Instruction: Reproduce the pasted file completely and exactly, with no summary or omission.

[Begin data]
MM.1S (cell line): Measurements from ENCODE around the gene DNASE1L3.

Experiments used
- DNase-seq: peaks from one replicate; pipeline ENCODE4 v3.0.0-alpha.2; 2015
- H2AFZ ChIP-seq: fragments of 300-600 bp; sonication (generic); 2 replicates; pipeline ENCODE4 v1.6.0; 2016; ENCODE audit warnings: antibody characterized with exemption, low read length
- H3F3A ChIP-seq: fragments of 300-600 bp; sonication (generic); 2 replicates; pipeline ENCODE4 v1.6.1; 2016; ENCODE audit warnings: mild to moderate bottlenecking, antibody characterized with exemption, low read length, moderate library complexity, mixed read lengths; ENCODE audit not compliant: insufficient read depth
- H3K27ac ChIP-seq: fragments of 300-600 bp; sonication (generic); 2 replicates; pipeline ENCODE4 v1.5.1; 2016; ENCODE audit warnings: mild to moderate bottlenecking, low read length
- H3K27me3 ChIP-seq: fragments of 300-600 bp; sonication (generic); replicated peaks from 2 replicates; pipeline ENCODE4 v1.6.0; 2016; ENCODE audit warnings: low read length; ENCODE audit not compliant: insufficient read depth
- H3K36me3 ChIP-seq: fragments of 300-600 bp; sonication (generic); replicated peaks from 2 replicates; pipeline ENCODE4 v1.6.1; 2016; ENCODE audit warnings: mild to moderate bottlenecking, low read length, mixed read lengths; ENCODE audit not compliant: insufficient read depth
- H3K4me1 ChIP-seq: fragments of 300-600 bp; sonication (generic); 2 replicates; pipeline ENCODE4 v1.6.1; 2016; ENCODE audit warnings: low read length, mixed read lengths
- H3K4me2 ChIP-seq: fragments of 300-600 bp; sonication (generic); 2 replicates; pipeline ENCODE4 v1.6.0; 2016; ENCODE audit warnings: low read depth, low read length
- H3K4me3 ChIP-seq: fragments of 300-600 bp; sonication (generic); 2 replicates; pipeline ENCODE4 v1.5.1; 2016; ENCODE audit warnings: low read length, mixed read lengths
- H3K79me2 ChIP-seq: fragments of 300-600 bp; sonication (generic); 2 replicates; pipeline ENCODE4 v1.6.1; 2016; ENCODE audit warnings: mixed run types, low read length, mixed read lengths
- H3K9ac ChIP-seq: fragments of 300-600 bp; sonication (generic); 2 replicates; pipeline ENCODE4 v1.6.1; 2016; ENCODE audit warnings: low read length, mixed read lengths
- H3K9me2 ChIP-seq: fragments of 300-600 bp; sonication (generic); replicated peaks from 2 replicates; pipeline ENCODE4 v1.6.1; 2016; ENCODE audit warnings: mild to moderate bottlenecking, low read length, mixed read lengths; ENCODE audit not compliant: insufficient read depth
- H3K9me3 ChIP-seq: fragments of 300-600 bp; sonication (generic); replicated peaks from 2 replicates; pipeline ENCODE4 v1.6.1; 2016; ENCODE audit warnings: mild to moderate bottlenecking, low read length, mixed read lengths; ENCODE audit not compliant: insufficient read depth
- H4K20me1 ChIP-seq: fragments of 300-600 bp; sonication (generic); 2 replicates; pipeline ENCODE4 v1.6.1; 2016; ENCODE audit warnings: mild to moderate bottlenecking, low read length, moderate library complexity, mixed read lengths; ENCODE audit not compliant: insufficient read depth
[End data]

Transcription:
MM.1S (cell line): Measurements from ENCODE around the gene DNASE1L3.

Experiments used
- DNase-seq: peaks from one replicate; pipeline ENCODE4 v3.0.0-alpha.2; 2015
- H2AFZ ChIP-seq: fragments of 300-600 bp; sonication (generic); 2 replicates; pipeline ENCODE4 v1.6.0; 2016; ENCODE audit warnings: antibody characterized with exemption, low read length
- H3F3A ChIP-seq: fragments of 300-600 bp; sonication (generic); 2 replicates; pipeline ENCODE4 v1.6.1; 2016; ENCODE audit warnings: mild to moderate bottlenecking, antibody characterized with exemption, low read length, moderate library complexity, mixed read lengths; ENCODE audit not compliant: insufficient read depth
- H3K27ac ChIP-seq: fragments of 300-600 bp; sonication (generic); 2 replicates; pipeline ENCODE4 v1.5.1; 2016; ENCODE audit warnings: mild to moderate bottlenecking, low read length
- H3K27me3 ChIP-seq: fragments of 300-600 bp; sonication (generic); replicated peaks from 2 replicates; pipeline ENCODE4 v1.6.0; 2016; ENCODE audit warnings: low read length; ENCODE audit not compliant: insufficient read depth
- H3K36me3 ChIP-seq: fragments of 300-600 bp; sonication (generic); replicated peaks from 2 replicates; pipeline ENCODE4 v1.6.1; 2016; ENCODE audit warnings: mild to moderate bottlenecking, low read length, mixed read lengths; ENCODE audit not compliant: insufficient read depth
- H3K4me1 ChIP-seq: fragments of 300-600 bp; sonication (generic); 2 replicates; pipeline ENCODE4 v1.6.1; 2016; ENCODE audit warnings: low read length, mixed read lengths
- H3K4me2 ChIP-seq: fragments of 300-600 bp; sonication (generic); 2 replicates; pipeline ENCODE4 v1.6.0; 2016; ENCODE audit warnings: low read depth, low read length
- H3K4me3 ChIP-seq: fragments of 300-600 bp; sonication (generic); 2 replicates; pipeline ENCODE4 v1.5.1; 2016; ENCODE audit warnings: low read length, mixed read lengths
- H3K79me2 ChIP-seq: fragments of 300-600 bp; sonication (generic); 2 replicates; pipeline ENCODE4 v1.6.1; 2016; ENCODE audit warnings: mixed run types, low read length, mixed read lengths
- H3K9ac ChIP-seq: fragments of 300-600 bp; sonication (generic); 2 replicates; pipeline ENCODE4 v1.6.1; 2016; ENCODE audit warnings: low read length, mixed read lengths
- H3K9me2 ChIP-seq: fragments of 300-600 bp; sonication (generic); replicated peaks from 2 replicates; pipeline ENCODE4 v1.6.1; 2016; ENCODE audit warnings: mild to moderate bottlenecking, low read length, mixed read lengths; ENCODE audit not compliant: insufficient read depth
- H3K9me3 ChIP-seq: fragments of 300-600 bp; sonication (generic); replicated peaks from 2 replicates; pipeline ENCODE4 v1.6.1; 2016; ENCODE audit warnings: mild to moderate bottlenecking, low read length, mixed read lengths; ENCODE audit not compliant: insufficient read depth
- H4K20me1 ChIP-seq: fragments of 300-600 bp; sonication (generic); 2 replicates; pipeline ENCODE4 v1.6.1; 2016; ENCODE audit warnings: mild to moderate bottlenecking, low read length, moderate library complexity, mixed read lengths; ENCODE audit not compliant: insufficient read depth